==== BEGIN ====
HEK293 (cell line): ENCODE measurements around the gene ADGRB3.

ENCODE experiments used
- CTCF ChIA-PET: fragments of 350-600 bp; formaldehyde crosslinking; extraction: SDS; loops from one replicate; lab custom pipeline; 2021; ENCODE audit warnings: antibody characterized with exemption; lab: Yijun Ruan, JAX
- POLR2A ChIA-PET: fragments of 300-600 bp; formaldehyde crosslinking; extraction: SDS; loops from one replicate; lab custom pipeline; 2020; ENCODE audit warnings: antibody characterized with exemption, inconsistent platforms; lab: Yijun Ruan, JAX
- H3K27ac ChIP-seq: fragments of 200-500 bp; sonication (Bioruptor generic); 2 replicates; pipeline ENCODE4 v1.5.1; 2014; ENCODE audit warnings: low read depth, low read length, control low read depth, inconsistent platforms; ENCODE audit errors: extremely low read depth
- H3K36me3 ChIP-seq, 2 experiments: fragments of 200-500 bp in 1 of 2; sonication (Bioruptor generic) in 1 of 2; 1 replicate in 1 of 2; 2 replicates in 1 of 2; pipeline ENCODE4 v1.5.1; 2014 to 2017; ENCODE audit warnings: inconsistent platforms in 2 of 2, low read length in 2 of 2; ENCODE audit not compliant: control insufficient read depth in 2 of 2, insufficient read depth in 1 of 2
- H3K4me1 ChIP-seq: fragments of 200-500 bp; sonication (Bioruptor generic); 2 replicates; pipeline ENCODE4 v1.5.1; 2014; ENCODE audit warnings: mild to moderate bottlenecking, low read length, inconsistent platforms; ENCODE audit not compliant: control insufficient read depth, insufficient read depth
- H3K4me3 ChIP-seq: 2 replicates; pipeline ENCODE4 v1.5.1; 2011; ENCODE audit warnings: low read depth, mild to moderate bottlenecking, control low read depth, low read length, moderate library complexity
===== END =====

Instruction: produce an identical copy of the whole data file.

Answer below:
HEK293 (cell line): ENCODE measurements around the gene ADGRB3.

ENCODE experiments used
- CTCF ChIA-PET: fragments of 350-600 bp; formaldehyde crosslinking; extraction: SDS; loops from one replicate; lab custom pipeline; 2021; ENCODE audit warnings: antibody characterized with exemption; lab: Yijun Ruan, JAX
- POLR2A ChIA-PET: fragments of 300-600 bp; formaldehyde crosslinking; extraction: SDS; loops from one replicate; lab custom pipeline; 2020; ENCODE audit warnings: antibody characterized with exemption, inconsistent platforms; lab: Yijun Ruan, JAX
- H3K27ac ChIP-seq: fragments of 200-500 bp; sonication (Bioruptor generic); 2 replicates; pipeline ENCODE4 v1.5.1; 2014; ENCODE audit warnings: low read depth, low read length, control low read depth, inconsistent platforms; ENCODE audit errors: extremely low read depth
- H3K36me3 ChIP-seq, 2 experiments: fragments of 200-500 bp in 1 of 2; sonication (Bioruptor generic) in 1 of 2; 1 replicate in 1 of 2; 2 replicates in 1 of 2; pipeline ENCODE4 v1.5.1; 2014 to 2017; ENCODE audit warnings: inconsistent platforms in 2 of 2, low read length in 2 of 2; ENCODE audit not compliant: control insufficient read depth in 2 of 2, insufficient read depth in 1 of 2
- H3K4me1 ChIP-seq: fragments of 200-500 bp; sonication (Bioruptor generic); 2 replicates; pipeline ENCODE4 v1.5.1; 2014; ENCODE audit warnings: mild to moderate bottlenecking, low read length, inconsistent platforms; ENCODE audit not compliant: control insufficient read depth, insufficient read depth
- H3K4me3 ChIP-seq: 2 replicates; pipeline ENCODE4 v1.5.1; 2011; ENCODE audit warnings: low read depth, mild to moderate bottlenecking, control low read depth, low read length, moderate library complexity